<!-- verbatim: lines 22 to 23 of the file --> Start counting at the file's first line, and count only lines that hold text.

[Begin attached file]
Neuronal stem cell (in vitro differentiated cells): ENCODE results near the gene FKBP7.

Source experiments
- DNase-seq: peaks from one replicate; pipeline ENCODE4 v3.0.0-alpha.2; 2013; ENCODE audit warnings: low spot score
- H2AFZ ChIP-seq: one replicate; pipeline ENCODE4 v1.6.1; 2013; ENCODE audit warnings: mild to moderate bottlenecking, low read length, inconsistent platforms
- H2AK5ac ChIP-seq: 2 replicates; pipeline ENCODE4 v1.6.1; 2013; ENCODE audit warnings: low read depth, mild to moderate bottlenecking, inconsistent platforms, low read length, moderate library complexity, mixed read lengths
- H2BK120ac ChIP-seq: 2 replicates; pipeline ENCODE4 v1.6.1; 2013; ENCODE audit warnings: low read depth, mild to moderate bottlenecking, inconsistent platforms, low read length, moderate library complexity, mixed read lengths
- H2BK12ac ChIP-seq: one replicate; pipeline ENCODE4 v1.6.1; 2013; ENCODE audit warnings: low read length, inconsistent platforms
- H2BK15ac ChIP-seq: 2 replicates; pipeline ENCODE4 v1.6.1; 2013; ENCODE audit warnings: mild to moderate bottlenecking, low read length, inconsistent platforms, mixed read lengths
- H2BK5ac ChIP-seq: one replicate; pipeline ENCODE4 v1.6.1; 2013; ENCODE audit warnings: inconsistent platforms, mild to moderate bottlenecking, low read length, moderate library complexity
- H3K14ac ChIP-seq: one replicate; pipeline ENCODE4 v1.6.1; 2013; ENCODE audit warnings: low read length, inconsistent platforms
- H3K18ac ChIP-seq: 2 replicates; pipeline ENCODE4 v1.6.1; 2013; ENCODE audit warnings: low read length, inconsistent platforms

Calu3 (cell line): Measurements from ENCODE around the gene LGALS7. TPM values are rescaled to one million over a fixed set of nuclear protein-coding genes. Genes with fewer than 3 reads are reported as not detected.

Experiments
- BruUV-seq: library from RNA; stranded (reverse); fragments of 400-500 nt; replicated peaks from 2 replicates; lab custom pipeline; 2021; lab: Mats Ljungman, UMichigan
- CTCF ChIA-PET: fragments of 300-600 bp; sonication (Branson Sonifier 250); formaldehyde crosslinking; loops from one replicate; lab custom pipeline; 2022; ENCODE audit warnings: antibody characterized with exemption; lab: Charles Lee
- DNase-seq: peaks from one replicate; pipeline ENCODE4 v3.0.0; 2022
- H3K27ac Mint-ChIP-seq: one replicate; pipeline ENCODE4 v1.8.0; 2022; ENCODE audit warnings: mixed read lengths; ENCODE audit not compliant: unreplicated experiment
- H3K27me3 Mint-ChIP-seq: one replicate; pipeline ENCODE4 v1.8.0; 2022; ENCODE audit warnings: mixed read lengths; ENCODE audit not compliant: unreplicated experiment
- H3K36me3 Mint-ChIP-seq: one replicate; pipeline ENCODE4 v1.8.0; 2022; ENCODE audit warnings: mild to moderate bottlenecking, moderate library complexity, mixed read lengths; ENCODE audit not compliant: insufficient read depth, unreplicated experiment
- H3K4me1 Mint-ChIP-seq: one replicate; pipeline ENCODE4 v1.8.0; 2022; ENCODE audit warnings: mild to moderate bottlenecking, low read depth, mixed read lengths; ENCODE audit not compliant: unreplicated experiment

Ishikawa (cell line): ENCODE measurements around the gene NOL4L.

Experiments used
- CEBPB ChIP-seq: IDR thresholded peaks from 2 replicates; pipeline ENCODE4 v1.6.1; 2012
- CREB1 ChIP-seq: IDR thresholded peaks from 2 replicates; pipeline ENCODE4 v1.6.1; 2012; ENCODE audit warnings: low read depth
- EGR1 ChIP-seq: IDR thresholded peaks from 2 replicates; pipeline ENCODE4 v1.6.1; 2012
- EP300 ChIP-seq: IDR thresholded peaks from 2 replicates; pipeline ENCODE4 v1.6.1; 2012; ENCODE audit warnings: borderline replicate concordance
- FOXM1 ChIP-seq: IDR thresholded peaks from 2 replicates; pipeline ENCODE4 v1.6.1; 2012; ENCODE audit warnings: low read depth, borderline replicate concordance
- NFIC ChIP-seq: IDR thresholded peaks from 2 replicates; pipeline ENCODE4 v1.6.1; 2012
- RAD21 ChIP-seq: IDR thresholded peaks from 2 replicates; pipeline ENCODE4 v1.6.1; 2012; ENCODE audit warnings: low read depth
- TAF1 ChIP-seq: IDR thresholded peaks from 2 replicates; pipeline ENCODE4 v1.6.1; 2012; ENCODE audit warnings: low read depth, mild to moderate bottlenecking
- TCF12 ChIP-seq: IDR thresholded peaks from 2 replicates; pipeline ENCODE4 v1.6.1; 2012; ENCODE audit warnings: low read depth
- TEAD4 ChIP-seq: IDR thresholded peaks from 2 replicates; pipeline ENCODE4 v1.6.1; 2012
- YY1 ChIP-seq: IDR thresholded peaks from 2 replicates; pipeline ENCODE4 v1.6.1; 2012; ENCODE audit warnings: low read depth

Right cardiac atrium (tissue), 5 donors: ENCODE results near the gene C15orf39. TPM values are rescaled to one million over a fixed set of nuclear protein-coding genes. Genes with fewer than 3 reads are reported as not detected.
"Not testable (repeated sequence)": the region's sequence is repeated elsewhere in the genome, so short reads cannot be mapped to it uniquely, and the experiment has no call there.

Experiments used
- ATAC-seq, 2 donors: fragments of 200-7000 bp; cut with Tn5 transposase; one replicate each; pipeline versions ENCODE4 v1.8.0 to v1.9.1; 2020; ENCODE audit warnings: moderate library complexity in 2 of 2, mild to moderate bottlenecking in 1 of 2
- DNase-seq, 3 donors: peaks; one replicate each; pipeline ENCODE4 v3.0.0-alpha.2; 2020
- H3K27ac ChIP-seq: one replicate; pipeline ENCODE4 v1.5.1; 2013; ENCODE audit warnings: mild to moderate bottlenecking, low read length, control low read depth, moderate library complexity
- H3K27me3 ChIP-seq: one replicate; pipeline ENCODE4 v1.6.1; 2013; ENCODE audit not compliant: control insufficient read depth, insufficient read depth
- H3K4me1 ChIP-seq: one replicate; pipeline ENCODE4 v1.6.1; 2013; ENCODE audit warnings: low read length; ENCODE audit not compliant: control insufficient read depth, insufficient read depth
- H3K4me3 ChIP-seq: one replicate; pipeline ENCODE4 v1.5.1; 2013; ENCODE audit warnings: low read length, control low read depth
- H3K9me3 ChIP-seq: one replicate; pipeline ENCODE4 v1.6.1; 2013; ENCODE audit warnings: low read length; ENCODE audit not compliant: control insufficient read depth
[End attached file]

Experiments used
- CEBPB ChIP-seq: IDR thresholded peaks from 2 replicates; pipeline ENCODE4 v1.6.1; 2012